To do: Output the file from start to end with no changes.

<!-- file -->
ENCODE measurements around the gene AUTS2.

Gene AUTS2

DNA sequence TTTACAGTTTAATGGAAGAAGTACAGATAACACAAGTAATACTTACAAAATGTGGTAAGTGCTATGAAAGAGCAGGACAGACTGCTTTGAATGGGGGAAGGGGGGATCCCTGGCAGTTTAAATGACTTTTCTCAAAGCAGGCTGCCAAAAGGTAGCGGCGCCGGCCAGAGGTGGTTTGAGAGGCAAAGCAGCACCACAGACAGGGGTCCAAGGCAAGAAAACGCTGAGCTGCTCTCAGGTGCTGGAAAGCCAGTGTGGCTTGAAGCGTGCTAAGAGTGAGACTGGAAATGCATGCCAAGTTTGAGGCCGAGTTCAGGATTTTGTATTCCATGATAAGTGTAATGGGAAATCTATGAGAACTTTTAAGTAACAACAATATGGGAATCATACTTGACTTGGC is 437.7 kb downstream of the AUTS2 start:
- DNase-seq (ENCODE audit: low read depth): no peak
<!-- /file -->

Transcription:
ENCODE measurements around the gene AUTS2.

Gene AUTS2

DNA sequence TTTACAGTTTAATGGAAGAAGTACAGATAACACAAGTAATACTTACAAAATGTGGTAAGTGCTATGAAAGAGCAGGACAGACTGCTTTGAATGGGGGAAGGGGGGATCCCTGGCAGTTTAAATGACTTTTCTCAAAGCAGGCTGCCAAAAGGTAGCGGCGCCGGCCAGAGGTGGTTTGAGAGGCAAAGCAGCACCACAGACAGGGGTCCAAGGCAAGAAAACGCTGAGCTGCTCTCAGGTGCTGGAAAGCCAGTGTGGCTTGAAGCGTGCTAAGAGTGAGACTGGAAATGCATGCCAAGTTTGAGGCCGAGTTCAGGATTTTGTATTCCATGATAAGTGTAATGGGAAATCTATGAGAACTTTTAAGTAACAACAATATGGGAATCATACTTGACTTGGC is 437.7 kb downstream of the AUTS2 start:
- DNase-seq (ENCODE audit: low read depth): no peak